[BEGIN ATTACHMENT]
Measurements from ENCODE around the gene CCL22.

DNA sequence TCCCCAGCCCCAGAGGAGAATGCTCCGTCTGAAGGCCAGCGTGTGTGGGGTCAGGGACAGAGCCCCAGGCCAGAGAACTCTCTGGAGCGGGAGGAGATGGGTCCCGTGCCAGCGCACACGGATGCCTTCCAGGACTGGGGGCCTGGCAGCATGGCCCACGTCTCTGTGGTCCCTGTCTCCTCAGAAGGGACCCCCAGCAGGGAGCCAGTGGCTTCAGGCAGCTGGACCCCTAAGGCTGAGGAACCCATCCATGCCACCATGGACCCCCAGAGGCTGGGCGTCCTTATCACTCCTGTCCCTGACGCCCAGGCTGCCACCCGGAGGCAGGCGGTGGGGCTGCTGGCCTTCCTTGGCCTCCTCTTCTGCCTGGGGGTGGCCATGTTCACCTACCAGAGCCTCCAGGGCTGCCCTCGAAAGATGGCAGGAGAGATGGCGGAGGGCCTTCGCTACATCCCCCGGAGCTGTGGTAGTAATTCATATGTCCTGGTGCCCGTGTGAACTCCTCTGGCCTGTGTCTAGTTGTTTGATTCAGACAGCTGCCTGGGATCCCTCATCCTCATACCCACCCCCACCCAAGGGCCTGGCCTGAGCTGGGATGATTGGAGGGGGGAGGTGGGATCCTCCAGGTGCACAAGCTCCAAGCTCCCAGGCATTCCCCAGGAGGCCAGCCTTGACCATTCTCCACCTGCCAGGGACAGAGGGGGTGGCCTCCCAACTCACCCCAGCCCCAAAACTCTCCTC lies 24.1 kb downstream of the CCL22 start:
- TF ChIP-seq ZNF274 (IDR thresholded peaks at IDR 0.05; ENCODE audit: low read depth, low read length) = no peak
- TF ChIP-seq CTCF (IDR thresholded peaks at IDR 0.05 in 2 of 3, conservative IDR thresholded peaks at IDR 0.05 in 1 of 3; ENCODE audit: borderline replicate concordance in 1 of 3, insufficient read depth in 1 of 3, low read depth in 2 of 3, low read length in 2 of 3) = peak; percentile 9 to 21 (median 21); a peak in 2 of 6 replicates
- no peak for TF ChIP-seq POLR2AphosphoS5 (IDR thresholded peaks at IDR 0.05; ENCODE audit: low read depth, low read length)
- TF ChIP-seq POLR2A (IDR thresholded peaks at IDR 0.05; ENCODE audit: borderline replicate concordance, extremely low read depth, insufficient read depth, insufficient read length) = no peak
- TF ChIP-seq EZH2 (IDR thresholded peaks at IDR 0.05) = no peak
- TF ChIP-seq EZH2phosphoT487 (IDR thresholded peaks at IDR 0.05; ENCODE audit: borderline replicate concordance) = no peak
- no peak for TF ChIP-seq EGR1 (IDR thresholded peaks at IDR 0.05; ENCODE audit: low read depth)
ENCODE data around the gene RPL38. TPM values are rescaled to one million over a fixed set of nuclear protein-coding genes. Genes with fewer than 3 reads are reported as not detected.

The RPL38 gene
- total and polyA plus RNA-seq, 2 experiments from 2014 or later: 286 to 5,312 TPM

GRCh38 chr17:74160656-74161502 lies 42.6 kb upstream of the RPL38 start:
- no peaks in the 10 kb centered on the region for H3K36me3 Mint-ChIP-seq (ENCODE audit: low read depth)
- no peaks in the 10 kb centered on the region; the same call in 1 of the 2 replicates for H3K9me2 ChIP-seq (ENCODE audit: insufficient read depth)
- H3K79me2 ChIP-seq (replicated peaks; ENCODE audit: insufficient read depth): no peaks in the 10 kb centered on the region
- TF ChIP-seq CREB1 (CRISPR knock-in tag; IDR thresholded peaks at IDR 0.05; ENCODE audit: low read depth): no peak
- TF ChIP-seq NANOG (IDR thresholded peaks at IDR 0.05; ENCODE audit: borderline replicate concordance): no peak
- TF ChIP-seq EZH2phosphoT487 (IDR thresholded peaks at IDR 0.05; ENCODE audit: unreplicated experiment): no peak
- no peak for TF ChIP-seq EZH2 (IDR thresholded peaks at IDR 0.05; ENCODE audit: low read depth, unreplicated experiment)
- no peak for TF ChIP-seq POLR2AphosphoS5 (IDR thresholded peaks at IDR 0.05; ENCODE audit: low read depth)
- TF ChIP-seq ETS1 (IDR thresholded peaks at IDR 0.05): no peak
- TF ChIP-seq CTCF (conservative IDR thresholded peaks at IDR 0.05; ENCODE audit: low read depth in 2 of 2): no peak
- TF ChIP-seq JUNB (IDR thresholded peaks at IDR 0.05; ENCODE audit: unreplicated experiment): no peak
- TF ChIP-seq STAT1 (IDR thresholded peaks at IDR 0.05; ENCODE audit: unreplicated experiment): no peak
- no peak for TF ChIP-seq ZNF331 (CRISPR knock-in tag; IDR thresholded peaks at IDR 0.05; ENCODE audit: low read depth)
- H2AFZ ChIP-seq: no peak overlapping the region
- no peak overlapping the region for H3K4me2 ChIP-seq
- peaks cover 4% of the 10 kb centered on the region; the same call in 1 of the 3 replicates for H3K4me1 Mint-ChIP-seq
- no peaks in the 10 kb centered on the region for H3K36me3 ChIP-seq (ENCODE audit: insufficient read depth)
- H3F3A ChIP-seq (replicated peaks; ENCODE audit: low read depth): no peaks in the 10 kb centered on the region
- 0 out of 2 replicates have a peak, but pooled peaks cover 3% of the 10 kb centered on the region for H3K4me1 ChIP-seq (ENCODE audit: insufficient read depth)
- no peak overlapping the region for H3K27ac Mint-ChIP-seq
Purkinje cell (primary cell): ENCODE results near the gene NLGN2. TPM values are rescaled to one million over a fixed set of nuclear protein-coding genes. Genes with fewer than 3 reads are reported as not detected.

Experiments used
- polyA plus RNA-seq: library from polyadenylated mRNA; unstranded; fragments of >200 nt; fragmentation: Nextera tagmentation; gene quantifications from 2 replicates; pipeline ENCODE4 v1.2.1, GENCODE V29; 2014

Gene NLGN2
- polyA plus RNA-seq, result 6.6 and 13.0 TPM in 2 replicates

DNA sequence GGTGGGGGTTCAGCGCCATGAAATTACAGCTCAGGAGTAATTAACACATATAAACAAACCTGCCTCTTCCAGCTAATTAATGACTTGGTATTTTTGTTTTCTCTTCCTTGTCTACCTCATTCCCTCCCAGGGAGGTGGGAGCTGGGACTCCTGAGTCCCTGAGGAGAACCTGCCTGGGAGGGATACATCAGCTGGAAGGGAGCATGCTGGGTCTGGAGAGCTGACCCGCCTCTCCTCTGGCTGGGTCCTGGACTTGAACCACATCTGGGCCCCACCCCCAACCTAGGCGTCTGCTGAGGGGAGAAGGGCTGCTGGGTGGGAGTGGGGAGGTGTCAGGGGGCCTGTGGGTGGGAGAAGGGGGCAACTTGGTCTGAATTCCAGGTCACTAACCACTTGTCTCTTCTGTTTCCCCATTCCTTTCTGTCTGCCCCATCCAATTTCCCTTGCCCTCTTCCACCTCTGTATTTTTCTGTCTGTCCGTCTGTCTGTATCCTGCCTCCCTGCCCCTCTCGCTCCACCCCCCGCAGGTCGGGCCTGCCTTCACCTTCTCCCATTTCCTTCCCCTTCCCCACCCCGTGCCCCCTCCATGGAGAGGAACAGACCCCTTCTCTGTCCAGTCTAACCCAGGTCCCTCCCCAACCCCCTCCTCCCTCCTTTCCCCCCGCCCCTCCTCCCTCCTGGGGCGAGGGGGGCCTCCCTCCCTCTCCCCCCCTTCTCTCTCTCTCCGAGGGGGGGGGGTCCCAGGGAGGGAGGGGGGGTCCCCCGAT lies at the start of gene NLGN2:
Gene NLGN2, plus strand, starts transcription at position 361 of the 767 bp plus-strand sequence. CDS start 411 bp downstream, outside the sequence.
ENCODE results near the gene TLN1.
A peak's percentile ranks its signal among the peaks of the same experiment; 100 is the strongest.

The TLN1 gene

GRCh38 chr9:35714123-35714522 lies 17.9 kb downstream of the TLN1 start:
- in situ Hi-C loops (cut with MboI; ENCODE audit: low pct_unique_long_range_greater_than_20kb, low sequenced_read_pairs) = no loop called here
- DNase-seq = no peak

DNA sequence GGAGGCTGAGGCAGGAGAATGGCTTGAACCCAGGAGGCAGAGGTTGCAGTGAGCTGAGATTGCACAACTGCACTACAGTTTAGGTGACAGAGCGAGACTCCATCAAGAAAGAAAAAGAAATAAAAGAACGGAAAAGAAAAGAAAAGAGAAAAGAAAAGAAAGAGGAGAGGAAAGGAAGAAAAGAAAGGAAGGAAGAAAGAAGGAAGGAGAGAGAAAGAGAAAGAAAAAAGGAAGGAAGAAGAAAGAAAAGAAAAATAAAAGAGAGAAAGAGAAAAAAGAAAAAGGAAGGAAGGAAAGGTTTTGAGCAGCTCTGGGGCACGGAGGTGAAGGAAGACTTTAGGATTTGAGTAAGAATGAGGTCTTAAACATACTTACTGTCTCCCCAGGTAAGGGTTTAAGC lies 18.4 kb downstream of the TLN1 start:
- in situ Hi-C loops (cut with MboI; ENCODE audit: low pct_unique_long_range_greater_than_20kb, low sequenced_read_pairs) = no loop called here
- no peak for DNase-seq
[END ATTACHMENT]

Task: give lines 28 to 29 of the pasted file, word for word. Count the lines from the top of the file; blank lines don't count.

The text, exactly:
- no peak overlapping the region for H3K4me2 ChIP-seq
- peaks cover 4% of the 10 kb centered on the region; the same call in 1 of the 3 replicates for H3K4me1 Mint-ChIP-seq